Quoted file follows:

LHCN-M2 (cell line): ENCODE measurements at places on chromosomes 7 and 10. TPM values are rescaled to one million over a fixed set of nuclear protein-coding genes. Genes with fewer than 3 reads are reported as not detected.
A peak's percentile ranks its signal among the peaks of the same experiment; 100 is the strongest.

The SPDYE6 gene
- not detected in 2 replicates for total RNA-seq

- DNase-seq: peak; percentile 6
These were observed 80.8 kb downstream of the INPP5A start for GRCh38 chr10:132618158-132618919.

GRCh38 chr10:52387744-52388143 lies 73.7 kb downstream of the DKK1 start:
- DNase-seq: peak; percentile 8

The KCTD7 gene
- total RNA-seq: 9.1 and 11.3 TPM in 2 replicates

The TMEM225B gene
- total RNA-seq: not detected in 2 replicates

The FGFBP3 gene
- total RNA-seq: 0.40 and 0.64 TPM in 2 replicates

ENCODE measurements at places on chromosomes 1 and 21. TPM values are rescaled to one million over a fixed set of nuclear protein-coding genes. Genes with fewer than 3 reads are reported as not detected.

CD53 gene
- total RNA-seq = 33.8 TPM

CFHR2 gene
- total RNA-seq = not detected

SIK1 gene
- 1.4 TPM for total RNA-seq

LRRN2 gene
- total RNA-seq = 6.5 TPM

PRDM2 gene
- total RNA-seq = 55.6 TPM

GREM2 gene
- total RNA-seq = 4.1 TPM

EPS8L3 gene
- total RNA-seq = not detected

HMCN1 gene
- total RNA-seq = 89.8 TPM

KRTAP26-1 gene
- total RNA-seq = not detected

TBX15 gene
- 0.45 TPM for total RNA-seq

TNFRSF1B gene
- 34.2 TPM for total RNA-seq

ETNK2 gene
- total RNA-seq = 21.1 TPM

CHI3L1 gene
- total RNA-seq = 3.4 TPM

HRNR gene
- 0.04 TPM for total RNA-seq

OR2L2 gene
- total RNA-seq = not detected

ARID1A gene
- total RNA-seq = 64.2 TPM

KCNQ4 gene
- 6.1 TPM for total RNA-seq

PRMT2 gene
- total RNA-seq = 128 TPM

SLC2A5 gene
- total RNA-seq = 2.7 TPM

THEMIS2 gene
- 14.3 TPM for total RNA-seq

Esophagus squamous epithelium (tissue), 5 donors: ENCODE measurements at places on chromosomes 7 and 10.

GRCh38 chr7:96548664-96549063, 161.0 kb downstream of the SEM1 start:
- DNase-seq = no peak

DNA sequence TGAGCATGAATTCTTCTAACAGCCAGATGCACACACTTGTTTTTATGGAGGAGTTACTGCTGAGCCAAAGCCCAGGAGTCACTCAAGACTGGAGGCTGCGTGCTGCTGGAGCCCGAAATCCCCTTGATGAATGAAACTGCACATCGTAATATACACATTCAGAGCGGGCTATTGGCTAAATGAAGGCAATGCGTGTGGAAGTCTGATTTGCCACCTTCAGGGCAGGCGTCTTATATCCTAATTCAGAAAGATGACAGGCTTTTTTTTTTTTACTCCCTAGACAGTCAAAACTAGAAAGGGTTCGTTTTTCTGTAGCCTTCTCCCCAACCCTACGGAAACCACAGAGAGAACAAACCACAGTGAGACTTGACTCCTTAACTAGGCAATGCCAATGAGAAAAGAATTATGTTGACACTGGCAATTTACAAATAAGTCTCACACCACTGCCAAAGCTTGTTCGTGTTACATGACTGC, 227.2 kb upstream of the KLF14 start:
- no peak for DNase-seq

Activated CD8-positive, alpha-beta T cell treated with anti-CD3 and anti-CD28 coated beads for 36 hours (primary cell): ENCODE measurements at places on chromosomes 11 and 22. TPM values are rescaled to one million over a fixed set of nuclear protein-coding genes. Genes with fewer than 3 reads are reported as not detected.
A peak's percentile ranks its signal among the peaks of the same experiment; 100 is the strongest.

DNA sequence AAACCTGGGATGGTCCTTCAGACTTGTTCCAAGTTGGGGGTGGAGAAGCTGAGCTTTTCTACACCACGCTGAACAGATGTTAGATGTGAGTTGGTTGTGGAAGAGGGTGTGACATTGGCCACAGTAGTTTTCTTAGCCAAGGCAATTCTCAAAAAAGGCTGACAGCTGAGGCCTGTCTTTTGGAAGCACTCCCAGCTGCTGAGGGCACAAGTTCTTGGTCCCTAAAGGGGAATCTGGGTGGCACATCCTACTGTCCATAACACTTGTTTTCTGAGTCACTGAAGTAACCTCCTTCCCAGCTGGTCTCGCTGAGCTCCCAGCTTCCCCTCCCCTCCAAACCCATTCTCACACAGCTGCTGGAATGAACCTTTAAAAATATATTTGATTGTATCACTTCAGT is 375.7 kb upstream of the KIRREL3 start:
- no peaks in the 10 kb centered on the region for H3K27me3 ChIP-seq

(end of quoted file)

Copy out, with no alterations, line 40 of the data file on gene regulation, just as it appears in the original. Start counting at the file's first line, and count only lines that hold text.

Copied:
CHI3L1 gene